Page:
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By Paul Homewood

This item appeared in the Wall Street Journal’s daily 10-point guide to the top stories yesterday.

It goes to the heart of the energy crisis:

Large swings in energy markets are nothing new. Because demand is so inelastic, even small changes in either supply or demand can cause big price changes.

We saw similar price spikes in the oil and gas markets in the years leading up to the 2008 financial crash. Indeed, it was arguably those price rises which triggered the crash. The cause of these rises was the increased demand from Asia, as China and other economies there began their rapid growth, thus increasing demand for energy.

Normally the energy market reacts by increasing capital spending to increase output. After 2008, it did just that, and, as tends to happen, the market swung the other way with surplus production and prices falling to economically unviable levels a few years ago.

However, this time around energy companies appear to be more reluctant to commit to new investment, as the WSJ notes, thanks to a combination of shareholder and government pressure, share buybacks and the easy money to be had from heavily subsidised renewable energy.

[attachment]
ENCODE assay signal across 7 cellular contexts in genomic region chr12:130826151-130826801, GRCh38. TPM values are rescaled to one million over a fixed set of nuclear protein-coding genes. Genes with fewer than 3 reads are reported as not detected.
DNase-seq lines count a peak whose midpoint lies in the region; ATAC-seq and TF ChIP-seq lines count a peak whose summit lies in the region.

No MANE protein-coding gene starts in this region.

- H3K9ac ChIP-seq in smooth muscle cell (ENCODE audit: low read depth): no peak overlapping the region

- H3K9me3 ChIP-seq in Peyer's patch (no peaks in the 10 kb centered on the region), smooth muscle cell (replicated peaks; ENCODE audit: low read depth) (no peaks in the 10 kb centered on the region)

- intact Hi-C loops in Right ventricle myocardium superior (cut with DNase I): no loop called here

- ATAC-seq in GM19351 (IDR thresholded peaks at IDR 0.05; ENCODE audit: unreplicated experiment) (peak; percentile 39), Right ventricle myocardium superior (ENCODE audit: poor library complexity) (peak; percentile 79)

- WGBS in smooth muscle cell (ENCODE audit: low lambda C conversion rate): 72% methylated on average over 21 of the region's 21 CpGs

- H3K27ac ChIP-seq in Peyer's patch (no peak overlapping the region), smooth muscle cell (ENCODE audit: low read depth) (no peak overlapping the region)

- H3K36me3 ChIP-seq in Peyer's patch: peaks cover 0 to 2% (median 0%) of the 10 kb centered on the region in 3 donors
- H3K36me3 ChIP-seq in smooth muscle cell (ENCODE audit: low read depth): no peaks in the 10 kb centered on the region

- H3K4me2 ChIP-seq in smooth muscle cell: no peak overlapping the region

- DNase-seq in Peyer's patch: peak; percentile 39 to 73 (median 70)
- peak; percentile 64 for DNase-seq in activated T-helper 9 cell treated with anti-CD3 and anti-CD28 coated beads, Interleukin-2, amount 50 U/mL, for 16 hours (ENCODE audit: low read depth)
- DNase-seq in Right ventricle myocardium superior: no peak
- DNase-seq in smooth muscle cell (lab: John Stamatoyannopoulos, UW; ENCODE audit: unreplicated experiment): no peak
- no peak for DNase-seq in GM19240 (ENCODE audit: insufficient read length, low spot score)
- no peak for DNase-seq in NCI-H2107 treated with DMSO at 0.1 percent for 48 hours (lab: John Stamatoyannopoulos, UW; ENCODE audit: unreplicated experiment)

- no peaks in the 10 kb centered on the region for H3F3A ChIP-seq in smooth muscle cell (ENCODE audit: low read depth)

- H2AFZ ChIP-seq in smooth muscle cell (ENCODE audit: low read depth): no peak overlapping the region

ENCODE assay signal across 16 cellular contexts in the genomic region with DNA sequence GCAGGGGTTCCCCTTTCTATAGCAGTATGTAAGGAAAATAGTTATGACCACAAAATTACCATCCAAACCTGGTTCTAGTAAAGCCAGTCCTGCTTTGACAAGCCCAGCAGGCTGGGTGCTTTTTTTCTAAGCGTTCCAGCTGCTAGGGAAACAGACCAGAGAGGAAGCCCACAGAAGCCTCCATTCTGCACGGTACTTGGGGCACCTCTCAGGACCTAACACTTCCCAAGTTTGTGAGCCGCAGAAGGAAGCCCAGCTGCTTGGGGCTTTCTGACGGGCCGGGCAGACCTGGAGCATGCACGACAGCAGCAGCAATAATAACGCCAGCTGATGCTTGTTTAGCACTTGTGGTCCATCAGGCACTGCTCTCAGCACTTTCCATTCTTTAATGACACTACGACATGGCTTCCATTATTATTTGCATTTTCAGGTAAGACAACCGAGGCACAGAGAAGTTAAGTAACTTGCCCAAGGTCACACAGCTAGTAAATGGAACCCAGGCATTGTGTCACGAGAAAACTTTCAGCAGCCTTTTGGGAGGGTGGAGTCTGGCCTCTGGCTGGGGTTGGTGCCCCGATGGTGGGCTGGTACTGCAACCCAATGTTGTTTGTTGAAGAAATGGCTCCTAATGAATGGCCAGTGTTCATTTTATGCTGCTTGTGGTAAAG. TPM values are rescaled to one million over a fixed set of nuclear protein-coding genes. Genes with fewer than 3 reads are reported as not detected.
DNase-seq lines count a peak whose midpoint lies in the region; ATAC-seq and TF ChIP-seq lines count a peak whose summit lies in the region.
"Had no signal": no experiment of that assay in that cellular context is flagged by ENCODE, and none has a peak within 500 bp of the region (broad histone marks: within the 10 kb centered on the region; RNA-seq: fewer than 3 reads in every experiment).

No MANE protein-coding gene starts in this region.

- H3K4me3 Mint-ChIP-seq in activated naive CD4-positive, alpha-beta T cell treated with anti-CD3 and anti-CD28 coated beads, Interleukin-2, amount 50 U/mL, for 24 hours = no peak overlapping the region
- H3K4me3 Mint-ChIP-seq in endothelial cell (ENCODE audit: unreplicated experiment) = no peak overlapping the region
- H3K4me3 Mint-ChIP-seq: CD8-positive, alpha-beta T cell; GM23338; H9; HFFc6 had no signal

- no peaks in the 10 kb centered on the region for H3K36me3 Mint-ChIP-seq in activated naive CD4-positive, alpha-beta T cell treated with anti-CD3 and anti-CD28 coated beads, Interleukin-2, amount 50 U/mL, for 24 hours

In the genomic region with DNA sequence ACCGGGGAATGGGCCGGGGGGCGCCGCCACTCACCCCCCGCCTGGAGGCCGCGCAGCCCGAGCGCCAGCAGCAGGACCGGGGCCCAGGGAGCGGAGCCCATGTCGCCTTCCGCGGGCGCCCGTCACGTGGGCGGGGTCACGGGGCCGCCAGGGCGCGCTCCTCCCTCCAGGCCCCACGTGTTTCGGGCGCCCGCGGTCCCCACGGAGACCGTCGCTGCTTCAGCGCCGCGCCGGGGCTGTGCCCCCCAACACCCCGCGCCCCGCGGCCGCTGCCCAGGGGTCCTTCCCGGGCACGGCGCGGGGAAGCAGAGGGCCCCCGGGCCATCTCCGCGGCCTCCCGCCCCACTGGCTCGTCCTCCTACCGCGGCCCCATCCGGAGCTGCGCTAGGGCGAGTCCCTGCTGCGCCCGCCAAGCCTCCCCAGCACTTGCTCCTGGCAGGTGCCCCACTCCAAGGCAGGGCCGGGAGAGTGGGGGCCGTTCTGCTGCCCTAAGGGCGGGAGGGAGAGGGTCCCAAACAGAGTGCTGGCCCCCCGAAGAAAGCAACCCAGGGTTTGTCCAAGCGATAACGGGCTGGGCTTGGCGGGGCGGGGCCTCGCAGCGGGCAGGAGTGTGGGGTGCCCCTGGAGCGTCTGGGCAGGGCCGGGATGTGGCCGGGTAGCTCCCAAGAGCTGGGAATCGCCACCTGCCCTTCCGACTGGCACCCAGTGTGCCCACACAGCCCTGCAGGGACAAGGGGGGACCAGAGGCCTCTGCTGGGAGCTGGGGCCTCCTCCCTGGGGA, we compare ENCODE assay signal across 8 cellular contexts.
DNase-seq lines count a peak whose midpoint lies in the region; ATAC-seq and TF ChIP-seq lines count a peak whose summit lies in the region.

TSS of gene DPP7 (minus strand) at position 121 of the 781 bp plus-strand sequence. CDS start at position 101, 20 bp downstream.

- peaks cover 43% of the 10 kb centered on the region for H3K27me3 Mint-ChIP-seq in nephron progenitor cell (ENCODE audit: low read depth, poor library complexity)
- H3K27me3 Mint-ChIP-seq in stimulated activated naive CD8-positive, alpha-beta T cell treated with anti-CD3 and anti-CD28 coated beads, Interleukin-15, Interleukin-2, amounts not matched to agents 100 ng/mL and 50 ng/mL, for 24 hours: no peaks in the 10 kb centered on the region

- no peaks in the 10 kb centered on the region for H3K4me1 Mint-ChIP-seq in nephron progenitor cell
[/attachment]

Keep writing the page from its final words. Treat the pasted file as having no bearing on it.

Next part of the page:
We have a similar situation in the UK and Europe, with companies like Shell keen to move away from oil and gas, along with political pressure to block North Sea oil development.

It is absolutely clear that, despite climate policies and renewable energy, global demand for fossil fuels will remain high, and probably increase, for at least the next decade. But if new investment does not come forward to maintain output levels, energy markets will become tighter still, driving up prices to crisis levels.

The knock on effect this will have on the world’s economy could be frightening.

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October 14, 2021